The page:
I see the glass as half-full rather than half-empty. We have been able to promote more structural reform measures during the last three years than probably during the previous thirty. We have restructured the banking sector. We have completely reformed the welfare system, in cooperation with the International Monetary Fund and International Labour Organization, bringing both efficiency and fairness. Now we are aiming for an ambitious reform of public administration.
What we ensured was that fiscal consolidation would not entail any new taxes. You don’t raise taxes during a downturn. Instead we aimed for public spending cuts.
We shall also be implementing a policy of privatization, licensing and concessions. We are soon to finalize a deal regarding the main port, to be handed over to private investors; also an integrated casino resort, with significant foreign investment. We want to proceed then with the partial-privatization of Cyta, the telecoms group, a project facing some delays and stronger opposition. So, significant work has been done, more is needed, and we are determined to continue even after the Troika leaves.
What about the banking sector itself? There remains a problem with billions in non-performing loans on the banks’ books.
It has completely changed. We have a smaller but much healthier banking sector, operating under stricter oversight, actually under the direct supervision of the ECB. The Cypriot banks have strong capitalization, achieved through significant foreign investments from the United States and Europe, and satisfactory provisioning. There is new management in most banks. Essentially everything has changed, apart from the names of the banks!
NPLs (non-performing loans) are indeed a challenge, a leftover of the previous boom and bust cycle. The best remedy is obviously a recovering economy. But also the right tools, which we have installed, primarily the foreclosure law, the insolvency framework, the banking ombudsman, etc. We are already seeing significant progress in viable restructurings.
How have bank deposits and foreign investment in the island been affected, including the Russian money that was a source of controversy during the 2013 crisis?
Obviously, we sustained reputational damage. But both local and foreign deposits have since stabilized, and are actually increasing. But I should emphasize that we now have a smaller banking sector: total assets were some 800 percent of GDP at their peak, now just 350 percent, not extraordinarily high by European standards. What is even more important is the strategic reorientation of the business and financial services sector, not relying any more on an oversized banking sector nor on particularly high foreign deposits. The new direction is to provide quality services to local and foreign business pursuing real economic activity. What we are seeking is not foreign deposits but foreign investments, a marked difference.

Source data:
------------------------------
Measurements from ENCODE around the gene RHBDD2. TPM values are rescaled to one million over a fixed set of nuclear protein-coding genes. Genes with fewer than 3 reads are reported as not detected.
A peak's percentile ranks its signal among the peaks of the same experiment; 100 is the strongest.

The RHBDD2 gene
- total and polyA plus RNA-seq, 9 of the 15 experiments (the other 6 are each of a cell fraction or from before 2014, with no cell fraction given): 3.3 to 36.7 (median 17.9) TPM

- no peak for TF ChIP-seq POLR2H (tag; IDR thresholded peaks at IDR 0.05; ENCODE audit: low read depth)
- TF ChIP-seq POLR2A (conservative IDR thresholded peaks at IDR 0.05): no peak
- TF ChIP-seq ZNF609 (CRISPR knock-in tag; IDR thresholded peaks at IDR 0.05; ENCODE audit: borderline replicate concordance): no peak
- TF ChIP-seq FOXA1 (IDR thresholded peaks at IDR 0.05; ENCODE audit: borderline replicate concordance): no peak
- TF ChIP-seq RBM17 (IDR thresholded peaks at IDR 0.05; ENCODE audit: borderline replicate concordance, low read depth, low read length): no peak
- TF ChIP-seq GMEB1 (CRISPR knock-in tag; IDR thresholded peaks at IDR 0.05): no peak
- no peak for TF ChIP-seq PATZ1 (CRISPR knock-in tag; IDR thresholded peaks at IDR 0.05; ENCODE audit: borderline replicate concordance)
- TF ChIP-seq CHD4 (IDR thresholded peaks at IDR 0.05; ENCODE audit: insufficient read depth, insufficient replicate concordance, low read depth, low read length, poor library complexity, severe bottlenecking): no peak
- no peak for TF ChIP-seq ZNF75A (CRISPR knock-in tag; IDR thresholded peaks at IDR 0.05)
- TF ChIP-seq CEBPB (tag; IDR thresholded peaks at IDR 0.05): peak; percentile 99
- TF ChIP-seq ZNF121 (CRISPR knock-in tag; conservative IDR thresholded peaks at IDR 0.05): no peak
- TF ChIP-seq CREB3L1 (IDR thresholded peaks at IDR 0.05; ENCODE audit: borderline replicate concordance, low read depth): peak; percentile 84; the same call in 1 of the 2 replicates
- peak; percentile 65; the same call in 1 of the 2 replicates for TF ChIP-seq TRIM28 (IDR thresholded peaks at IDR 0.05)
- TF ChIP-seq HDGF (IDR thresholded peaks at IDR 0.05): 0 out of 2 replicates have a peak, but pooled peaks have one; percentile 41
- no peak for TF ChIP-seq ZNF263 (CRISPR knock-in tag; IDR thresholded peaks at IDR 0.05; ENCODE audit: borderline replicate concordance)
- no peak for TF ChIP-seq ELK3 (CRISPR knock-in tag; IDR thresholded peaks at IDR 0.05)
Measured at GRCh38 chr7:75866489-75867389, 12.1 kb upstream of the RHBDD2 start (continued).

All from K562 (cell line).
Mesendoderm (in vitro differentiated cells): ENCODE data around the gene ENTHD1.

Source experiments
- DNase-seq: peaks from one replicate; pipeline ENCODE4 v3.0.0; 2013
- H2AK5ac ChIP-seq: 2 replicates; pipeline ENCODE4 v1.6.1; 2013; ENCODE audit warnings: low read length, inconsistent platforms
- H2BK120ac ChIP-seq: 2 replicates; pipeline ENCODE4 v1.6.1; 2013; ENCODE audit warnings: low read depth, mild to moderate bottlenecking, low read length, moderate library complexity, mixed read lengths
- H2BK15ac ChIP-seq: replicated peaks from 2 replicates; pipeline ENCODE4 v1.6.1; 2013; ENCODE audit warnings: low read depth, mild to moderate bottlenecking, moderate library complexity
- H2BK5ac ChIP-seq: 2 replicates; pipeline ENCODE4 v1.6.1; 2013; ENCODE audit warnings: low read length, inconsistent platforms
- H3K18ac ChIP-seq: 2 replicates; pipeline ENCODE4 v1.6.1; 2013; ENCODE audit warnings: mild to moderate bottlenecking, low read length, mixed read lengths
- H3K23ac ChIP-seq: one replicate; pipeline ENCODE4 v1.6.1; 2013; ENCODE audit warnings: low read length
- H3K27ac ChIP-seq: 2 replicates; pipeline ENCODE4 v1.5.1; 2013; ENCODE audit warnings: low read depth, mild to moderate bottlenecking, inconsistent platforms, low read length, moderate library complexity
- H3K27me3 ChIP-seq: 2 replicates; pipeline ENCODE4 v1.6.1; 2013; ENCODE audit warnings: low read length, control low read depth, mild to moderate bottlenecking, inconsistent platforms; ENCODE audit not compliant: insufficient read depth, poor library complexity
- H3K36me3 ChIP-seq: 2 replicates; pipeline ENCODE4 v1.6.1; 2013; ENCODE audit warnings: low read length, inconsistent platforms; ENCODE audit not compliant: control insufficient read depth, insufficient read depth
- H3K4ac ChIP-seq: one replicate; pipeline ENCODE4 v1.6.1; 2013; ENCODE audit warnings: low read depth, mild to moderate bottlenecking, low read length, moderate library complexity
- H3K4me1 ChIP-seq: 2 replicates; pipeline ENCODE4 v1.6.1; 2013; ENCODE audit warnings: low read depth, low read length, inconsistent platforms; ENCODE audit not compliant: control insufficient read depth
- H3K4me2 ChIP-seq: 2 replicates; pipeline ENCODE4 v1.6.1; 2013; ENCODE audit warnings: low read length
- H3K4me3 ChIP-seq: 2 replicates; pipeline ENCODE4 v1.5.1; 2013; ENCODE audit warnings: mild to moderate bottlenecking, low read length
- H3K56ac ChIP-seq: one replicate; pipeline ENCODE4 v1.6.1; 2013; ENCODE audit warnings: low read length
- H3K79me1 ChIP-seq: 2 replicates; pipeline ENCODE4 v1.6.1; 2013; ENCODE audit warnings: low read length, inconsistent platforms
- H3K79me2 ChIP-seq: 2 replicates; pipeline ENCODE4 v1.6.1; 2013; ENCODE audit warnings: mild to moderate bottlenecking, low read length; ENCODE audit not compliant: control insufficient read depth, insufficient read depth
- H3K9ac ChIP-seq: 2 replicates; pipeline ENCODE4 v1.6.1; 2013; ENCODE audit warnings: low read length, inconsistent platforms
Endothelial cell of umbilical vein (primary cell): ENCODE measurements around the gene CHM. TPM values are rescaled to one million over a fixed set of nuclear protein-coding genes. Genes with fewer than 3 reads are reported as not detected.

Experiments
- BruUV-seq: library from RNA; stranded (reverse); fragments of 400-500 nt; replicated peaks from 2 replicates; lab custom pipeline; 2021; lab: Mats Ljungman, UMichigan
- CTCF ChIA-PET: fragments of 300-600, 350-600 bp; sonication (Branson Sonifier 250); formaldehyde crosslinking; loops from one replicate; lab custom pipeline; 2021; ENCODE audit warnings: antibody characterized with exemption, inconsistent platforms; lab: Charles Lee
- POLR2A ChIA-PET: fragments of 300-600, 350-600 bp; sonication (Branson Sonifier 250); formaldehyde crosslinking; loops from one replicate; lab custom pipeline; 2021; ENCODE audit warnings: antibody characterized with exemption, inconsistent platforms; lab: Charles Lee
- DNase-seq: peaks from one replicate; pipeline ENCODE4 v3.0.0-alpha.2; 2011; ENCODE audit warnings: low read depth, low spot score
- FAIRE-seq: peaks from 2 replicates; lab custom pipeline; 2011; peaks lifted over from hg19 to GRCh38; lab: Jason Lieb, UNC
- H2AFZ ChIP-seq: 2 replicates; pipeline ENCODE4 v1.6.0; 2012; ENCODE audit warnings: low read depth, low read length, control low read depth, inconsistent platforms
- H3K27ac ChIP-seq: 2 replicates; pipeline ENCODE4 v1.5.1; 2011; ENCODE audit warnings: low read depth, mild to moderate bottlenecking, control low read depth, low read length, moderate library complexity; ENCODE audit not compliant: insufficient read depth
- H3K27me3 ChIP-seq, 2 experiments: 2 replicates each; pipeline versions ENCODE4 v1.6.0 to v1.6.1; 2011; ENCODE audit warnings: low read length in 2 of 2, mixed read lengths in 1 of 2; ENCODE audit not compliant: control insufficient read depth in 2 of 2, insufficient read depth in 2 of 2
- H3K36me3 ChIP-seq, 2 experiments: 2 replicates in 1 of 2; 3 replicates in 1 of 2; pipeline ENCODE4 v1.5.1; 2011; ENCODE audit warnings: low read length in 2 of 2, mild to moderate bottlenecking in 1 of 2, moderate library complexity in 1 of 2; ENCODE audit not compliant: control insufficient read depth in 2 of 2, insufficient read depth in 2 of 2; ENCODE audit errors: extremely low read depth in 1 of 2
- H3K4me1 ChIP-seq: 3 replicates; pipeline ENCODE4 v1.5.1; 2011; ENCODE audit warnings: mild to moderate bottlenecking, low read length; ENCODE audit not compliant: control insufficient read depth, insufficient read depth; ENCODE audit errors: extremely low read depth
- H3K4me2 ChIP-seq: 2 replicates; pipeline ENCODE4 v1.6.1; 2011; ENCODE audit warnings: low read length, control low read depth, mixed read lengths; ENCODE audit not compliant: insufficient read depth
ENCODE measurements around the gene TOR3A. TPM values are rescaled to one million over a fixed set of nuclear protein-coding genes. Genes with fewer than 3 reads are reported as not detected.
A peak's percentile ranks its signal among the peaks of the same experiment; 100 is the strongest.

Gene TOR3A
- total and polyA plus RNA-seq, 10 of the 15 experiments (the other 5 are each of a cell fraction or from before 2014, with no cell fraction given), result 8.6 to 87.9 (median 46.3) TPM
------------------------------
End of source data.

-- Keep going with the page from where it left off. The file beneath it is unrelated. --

How have the European economy and the euro’s exchange rate impacted Cyprus over the past three years?
Obviously, the euro exchange rate has provided a tailwind, as have lower energy prices, whereas the European economic environment has provided ups and downs. The Eurozone economy is growing again, which is positive also for our own economy, with its strong reliance on European markets, especially in tourism.
The uncertainty regarding the Greek economy, however, was a drag, given a perceived (rather than real) connection to us. I say perceived because our banking exposure to Greece has been significantly reduced. There are no Cypriot banks in the Greek market any more. There is a Greek bank presence here, but through independent subsidiaries, with no exposure to the mother banks, so the banking interconnectedness is very limited nowadays.
Other issues that could impact Cyprus’ economy include the discovery of new natural gas reserves off the coast, the possible unification of the island, not to mention the troubles in the nearby Middle East. What effect have all these considerations had on your policy discussions and the outlook for Cyprus?
We had a very clear policy of doing whatever is necessary to bring our economy back on track, irrespective of the huge prospect of the natural gas in our exclusive economic zone, or the equally immense prospect of potential unification. We wanted to ensure that our economy would stand on sound foundations, with our banking sector healed, our public finances sustainable, and our economy more competitive, and not to entrust our hopes in those other, important prospects, which are over and above.
Likewise we are determined to ensure Cyprus remains an island of stability in an otherwise unstable region – one of business and investment opportunities, with a reformed economy: a credible member of the E.U. and the euro zone.
Andrew Shouler is a freelance journalist for Handelsblatt Global Edition. To contact the author: email@example.com